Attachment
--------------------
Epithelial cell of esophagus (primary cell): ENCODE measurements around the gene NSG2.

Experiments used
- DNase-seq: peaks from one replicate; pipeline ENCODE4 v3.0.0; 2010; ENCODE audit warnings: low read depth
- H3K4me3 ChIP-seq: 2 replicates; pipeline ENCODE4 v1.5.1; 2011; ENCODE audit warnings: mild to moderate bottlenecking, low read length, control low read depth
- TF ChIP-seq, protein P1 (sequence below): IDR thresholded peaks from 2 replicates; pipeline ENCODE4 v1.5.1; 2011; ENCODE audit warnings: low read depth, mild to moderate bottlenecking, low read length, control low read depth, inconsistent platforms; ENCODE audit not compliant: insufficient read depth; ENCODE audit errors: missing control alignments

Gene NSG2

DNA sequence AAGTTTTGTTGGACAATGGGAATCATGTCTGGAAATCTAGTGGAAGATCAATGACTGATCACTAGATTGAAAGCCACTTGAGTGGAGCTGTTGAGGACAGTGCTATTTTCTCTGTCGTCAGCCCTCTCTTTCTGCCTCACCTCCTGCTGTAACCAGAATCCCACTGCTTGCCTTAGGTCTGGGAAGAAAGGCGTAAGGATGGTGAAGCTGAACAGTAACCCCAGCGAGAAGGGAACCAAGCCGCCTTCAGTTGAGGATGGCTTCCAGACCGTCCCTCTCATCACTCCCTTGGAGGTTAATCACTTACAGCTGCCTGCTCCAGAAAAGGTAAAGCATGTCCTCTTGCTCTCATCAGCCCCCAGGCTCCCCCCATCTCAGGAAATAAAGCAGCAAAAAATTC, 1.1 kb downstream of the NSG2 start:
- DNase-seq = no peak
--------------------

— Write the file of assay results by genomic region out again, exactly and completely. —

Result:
Epithelial cell of esophagus (primary cell): ENCODE measurements around the gene NSG2.

Experiments used
- DNase-seq: peaks from one replicate; pipeline ENCODE4 v3.0.0; 2010; ENCODE audit warnings: low read depth
- H3K4me3 ChIP-seq: 2 replicates; pipeline ENCODE4 v1.5.1; 2011; ENCODE audit warnings: mild to moderate bottlenecking, low read length, control low read depth
- TF ChIP-seq, protein P1 (sequence below): IDR thresholded peaks from 2 replicates; pipeline ENCODE4 v1.5.1; 2011; ENCODE audit warnings: low read depth, mild to moderate bottlenecking, low read length, control low read depth, inconsistent platforms; ENCODE audit not compliant: insufficient read depth; ENCODE audit errors: missing control alignments

Gene NSG2

DNA sequence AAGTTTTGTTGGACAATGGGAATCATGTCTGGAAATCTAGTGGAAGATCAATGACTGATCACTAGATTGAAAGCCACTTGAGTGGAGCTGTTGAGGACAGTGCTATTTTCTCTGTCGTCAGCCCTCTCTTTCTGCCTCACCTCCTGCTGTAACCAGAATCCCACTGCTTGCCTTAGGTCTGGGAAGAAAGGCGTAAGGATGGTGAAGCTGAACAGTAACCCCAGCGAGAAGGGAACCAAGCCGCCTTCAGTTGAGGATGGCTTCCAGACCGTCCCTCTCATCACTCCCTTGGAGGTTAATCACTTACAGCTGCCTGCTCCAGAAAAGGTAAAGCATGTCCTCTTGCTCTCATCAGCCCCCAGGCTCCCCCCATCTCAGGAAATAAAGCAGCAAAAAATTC, 1.1 kb downstream of the NSG2 start:
- DNase-seq = no peak